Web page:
Why We Stand Up (The Ancestor’s Tale)

Richard Dawkins

I’ve been reading The Ancestor’s Tale, by Richard Dawkins, which for me is a bit of escapism in the form of fascinating science writing. Dawkins has lots of tics, most irritatingly, the “tale” convention that forms part of the title, and whose use is repeated over and over again throughout, as he foreshadows “rendezvous” with evolutionary predecessors saying that story will be told in the chimpanzee’s tale, or the peacock’s tale, etc.
The nuggets like this passage on bipedalism, and there are many of them, make such annoyances worth putting up with, though: A stimulating suggestion is the sexual selection theory of Maxine Sheets-Johnstone, of the University of Oregon. She thinks we rose on our hind legs as a means of showing off our penise. Those of us who have penises, that is. Females, in her view, were doing it for the opposite reason: concealing their genitals which, in primates, are more prominently displayed on all fours…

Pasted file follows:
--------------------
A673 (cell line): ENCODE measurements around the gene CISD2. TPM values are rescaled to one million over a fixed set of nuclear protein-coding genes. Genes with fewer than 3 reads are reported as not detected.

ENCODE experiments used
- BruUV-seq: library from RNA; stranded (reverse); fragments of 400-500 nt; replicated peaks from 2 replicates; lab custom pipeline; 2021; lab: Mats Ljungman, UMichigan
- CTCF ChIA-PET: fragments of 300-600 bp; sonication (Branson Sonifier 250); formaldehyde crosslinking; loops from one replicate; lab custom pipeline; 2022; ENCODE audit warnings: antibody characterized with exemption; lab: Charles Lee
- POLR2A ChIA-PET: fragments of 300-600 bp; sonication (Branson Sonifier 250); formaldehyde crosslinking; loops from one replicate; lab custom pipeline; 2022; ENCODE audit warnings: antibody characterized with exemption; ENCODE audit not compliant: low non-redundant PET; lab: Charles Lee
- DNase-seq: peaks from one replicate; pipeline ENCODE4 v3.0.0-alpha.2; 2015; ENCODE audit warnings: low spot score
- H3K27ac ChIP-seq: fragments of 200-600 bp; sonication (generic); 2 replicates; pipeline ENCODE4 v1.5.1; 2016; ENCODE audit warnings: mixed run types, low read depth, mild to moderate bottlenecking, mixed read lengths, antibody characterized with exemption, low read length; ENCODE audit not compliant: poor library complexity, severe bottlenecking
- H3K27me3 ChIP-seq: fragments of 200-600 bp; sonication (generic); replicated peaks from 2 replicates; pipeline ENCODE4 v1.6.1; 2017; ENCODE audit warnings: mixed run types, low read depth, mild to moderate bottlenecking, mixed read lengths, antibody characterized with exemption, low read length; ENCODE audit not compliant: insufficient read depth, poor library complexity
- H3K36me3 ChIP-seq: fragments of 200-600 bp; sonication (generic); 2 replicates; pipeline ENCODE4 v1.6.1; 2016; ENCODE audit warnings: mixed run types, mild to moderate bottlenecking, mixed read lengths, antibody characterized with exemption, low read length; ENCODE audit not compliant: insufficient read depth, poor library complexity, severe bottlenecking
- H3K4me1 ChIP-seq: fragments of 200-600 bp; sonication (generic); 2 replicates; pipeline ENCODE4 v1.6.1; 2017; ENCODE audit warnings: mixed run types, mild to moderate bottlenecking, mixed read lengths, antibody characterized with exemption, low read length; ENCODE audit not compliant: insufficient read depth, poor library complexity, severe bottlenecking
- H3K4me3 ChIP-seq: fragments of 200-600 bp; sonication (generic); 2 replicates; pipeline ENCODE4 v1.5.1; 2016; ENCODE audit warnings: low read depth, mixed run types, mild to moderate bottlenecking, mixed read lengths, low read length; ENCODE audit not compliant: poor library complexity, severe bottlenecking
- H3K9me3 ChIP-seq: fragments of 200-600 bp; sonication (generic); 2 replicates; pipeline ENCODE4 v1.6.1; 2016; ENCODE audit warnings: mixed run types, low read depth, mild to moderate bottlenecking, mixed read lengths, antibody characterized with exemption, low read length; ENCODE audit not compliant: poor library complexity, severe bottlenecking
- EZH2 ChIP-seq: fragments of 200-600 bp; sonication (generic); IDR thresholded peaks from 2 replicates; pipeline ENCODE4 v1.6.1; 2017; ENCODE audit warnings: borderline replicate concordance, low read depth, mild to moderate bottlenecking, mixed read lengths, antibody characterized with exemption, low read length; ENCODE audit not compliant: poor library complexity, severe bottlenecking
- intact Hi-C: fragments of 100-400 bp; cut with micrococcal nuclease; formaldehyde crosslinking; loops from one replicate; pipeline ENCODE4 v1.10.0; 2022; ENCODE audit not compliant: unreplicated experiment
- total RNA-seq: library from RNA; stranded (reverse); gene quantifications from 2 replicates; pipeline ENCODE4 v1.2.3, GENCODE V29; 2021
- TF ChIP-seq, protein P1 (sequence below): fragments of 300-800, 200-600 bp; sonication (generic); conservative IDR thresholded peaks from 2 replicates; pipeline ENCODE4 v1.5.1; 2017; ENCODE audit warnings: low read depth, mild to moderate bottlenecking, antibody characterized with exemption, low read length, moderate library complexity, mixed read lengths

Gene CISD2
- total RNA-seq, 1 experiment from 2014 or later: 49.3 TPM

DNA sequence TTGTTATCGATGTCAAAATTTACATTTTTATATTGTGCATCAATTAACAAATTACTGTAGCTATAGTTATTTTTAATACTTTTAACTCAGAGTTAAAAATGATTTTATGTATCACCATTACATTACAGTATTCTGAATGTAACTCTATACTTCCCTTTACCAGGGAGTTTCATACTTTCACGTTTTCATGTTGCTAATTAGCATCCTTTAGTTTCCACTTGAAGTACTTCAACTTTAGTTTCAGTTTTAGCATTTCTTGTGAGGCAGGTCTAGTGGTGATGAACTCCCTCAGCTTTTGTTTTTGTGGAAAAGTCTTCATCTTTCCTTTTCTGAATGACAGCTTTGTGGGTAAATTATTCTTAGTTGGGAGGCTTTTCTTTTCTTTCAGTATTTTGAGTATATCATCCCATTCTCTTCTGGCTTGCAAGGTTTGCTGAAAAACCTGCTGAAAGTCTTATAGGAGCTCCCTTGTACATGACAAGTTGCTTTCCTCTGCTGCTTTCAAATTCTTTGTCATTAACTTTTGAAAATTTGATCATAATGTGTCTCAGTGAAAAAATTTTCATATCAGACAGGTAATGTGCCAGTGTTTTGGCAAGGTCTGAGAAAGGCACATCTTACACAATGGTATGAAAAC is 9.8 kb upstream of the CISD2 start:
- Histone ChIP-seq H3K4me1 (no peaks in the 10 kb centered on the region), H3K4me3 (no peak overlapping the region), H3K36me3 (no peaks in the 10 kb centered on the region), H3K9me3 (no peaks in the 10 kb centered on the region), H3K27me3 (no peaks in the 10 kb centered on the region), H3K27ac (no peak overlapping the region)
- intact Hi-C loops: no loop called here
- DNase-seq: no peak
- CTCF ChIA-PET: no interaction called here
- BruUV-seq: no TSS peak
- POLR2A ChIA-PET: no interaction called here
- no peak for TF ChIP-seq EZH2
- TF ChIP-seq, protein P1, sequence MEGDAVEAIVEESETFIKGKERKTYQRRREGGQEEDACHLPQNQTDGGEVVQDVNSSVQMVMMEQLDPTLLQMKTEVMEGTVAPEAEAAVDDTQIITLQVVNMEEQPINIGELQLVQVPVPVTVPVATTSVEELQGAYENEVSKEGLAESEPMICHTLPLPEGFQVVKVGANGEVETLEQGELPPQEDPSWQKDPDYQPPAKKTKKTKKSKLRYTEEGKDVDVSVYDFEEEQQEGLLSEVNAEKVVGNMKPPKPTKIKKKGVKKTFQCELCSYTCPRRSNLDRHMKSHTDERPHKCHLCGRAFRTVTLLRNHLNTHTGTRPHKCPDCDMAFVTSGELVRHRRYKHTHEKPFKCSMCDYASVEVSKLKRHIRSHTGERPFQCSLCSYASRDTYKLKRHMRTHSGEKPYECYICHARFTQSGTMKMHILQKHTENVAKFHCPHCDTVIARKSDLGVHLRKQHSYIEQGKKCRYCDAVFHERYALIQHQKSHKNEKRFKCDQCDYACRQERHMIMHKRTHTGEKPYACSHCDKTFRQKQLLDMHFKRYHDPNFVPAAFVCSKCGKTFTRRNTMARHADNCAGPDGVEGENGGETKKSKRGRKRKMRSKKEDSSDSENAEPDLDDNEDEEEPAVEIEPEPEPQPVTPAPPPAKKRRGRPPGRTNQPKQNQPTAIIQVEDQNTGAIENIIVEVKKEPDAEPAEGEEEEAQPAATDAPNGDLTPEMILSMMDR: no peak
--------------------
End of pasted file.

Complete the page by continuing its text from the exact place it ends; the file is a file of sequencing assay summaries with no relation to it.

A different set of theories stresses the freeing of the hands as the really important advantage of bipedality. Perhaps we rose on our hind legs, not because that is a good way of getting about, but because of what we were then able to do withour hands — carry food, for instance… The leopard uses its powerful jaws to hold the carcass, needing all four legs to climb the tree. Having much smaller and weaker jaws than a leopard, did our ancestors benefit from the skill of walking on two legs because it freed their hands for carrying food — perhaps back to a mate and children, or to trade favors with other companions, or to keep in a larder for future needs?
Incidentally, the latter two possibilities may be closer to each other than they appear. The idea (I attribute thisinspired way of expressing it to Steven Pinker) is that before the invention of the freezer the best larder for meat was a companion’s belly. How so? The meat itself is no longer available, of course, but the goodwill it buys is safe in long-term storage in a companion’s brain. Your companion will remember the favor and repay it when fortunes are reversed.


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